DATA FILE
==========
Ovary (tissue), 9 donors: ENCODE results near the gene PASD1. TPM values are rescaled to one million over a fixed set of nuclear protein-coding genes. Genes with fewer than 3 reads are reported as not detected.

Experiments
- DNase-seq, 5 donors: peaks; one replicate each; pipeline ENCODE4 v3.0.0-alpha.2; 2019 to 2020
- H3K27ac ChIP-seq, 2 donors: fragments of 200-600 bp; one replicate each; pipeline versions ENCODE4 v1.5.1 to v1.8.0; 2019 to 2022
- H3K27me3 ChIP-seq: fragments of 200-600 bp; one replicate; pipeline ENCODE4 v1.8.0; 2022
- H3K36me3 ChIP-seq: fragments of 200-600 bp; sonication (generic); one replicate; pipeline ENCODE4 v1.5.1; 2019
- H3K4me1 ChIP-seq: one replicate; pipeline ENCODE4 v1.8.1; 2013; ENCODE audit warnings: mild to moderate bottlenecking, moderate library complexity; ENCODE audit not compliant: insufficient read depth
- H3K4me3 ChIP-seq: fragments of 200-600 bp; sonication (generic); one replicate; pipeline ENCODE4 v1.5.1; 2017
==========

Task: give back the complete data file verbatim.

Ovary (tissue), 9 donors: ENCODE results near the gene PASD1. TPM values are rescaled to one million over a fixed set of nuclear protein-coding genes. Genes with fewer than 3 reads are reported as not detected.

Experiments
- DNase-seq, 5 donors: peaks; one replicate each; pipeline ENCODE4 v3.0.0-alpha.2; 2019 to 2020
- H3K27ac ChIP-seq, 2 donors: fragments of 200-600 bp; one replicate each; pipeline versions ENCODE4 v1.5.1 to v1.8.0; 2019 to 2022
- H3K27me3 ChIP-seq: fragments of 200-600 bp; one replicate; pipeline ENCODE4 v1.8.0; 2022
- H3K36me3 ChIP-seq: fragments of 200-600 bp; sonication (generic); one replicate; pipeline ENCODE4 v1.5.1; 2019
- H3K4me1 ChIP-seq: one replicate; pipeline ENCODE4 v1.8.1; 2013; ENCODE audit warnings: mild to moderate bottlenecking, moderate library complexity; ENCODE audit not compliant: insufficient read depth
- H3K4me3 ChIP-seq: fragments of 200-600 bp; sonication (generic); one replicate; pipeline ENCODE4 v1.5.1; 2017